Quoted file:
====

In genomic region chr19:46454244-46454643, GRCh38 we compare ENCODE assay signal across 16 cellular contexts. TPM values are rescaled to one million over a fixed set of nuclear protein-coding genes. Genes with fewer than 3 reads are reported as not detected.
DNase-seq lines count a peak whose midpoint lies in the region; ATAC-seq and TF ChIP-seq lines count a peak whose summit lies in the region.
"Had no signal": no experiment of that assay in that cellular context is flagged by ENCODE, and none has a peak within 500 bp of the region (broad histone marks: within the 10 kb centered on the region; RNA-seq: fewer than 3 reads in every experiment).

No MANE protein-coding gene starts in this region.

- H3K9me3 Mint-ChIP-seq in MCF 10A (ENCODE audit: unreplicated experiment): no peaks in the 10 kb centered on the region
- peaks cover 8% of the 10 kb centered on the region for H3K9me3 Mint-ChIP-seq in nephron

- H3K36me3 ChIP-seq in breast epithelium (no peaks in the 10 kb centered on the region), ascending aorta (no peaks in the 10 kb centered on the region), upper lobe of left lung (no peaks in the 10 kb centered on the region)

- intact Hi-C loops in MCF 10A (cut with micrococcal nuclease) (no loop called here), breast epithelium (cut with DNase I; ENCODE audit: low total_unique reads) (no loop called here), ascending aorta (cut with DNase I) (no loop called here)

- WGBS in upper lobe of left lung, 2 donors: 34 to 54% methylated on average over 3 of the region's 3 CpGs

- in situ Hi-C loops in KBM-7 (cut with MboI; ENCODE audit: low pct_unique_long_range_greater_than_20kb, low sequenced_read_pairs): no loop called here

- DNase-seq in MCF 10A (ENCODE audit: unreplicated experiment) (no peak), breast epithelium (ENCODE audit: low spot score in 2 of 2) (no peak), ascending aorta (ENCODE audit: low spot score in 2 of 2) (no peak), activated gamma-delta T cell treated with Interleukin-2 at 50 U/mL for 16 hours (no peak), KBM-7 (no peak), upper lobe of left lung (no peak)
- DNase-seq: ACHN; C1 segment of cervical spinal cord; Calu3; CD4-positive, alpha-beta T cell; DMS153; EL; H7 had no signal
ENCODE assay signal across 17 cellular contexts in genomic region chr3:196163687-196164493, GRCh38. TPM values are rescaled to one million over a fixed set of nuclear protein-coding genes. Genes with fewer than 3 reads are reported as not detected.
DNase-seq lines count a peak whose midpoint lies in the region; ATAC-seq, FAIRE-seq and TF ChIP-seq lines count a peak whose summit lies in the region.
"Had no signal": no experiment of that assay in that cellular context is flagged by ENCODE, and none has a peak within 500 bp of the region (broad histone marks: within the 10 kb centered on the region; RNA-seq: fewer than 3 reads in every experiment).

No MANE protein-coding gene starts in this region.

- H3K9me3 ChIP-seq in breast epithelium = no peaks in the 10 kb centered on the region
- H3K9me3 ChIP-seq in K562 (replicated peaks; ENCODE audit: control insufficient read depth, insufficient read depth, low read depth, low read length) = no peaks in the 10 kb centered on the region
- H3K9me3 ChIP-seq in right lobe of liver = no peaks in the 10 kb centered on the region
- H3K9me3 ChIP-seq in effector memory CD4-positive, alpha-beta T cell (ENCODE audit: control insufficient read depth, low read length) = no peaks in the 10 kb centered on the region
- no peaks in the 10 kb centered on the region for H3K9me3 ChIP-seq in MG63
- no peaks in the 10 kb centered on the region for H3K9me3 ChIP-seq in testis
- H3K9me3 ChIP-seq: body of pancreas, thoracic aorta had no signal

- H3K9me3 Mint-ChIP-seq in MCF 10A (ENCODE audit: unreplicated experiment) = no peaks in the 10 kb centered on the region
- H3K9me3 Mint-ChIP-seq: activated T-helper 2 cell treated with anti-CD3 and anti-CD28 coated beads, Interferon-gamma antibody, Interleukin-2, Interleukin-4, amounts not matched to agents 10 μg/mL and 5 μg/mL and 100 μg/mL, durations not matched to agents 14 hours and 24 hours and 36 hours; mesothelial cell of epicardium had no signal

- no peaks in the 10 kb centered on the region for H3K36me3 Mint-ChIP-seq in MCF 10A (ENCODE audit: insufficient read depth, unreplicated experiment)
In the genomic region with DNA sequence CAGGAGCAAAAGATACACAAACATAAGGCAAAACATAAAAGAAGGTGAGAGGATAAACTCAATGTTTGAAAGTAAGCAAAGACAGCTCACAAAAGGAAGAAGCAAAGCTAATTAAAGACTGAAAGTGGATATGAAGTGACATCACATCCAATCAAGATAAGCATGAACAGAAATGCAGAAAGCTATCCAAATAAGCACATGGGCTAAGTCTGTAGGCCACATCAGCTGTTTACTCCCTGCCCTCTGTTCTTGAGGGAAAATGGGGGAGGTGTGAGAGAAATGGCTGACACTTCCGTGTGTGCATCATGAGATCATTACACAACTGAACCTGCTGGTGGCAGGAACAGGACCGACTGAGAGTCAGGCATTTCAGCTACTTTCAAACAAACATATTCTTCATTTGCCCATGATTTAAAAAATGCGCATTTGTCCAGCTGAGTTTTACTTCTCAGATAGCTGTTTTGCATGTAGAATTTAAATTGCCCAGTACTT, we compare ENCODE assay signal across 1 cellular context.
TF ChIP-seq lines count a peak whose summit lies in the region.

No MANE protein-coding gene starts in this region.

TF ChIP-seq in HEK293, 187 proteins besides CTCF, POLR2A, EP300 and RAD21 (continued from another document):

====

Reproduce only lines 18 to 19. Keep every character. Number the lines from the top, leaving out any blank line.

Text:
- H3K9me3 ChIP-seq in K562 (replicated peaks; ENCODE audit: control insufficient read depth, insufficient read depth, low read depth, low read length) = no peaks in the 10 kb centered on the region
- H3K9me3 ChIP-seq in right lobe of liver = no peaks in the 10 kb centered on the region